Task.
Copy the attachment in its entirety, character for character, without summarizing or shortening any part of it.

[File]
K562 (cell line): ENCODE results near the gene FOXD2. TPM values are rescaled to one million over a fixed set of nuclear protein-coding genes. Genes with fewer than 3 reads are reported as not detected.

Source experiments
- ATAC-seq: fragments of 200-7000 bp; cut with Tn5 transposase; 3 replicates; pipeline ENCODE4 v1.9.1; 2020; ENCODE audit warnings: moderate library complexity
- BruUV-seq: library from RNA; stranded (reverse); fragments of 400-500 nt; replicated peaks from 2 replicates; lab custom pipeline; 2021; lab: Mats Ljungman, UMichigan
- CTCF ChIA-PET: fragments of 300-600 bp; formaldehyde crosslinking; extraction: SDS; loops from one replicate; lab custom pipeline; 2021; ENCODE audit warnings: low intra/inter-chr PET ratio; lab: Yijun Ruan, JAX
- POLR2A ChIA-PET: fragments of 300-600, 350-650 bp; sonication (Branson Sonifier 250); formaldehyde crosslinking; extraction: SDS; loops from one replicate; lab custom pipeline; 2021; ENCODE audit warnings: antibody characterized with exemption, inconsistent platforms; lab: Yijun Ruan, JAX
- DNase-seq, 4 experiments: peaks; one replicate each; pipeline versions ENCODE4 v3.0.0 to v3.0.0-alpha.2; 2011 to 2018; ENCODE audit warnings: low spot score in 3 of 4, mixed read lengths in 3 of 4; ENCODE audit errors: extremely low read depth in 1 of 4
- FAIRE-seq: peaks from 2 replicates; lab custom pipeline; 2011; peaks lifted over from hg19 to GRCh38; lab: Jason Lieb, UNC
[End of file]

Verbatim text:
K562 (cell line): ENCODE results near the gene FOXD2. TPM values are rescaled to one million over a fixed set of nuclear protein-coding genes. Genes with fewer than 3 reads are reported as not detected.

Source experiments
- ATAC-seq: fragments of 200-7000 bp; cut with Tn5 transposase; 3 replicates; pipeline ENCODE4 v1.9.1; 2020; ENCODE audit warnings: moderate library complexity
- BruUV-seq: library from RNA; stranded (reverse); fragments of 400-500 nt; replicated peaks from 2 replicates; lab custom pipeline; 2021; lab: Mats Ljungman, UMichigan
- CTCF ChIA-PET: fragments of 300-600 bp; formaldehyde crosslinking; extraction: SDS; loops from one replicate; lab custom pipeline; 2021; ENCODE audit warnings: low intra/inter-chr PET ratio; lab: Yijun Ruan, JAX
- POLR2A ChIA-PET: fragments of 300-600, 350-650 bp; sonication (Branson Sonifier 250); formaldehyde crosslinking; extraction: SDS; loops from one replicate; lab custom pipeline; 2021; ENCODE audit warnings: antibody characterized with exemption, inconsistent platforms; lab: Yijun Ruan, JAX
- DNase-seq, 4 experiments: peaks; one replicate each; pipeline versions ENCODE4 v3.0.0 to v3.0.0-alpha.2; 2011 to 2018; ENCODE audit warnings: low spot score in 3 of 4, mixed read lengths in 3 of 4; ENCODE audit errors: extremely low read depth in 1 of 4
- FAIRE-seq: peaks from 2 replicates; lab custom pipeline; 2011; peaks lifted over from hg19 to GRCh38; lab: Jason Lieb, UNC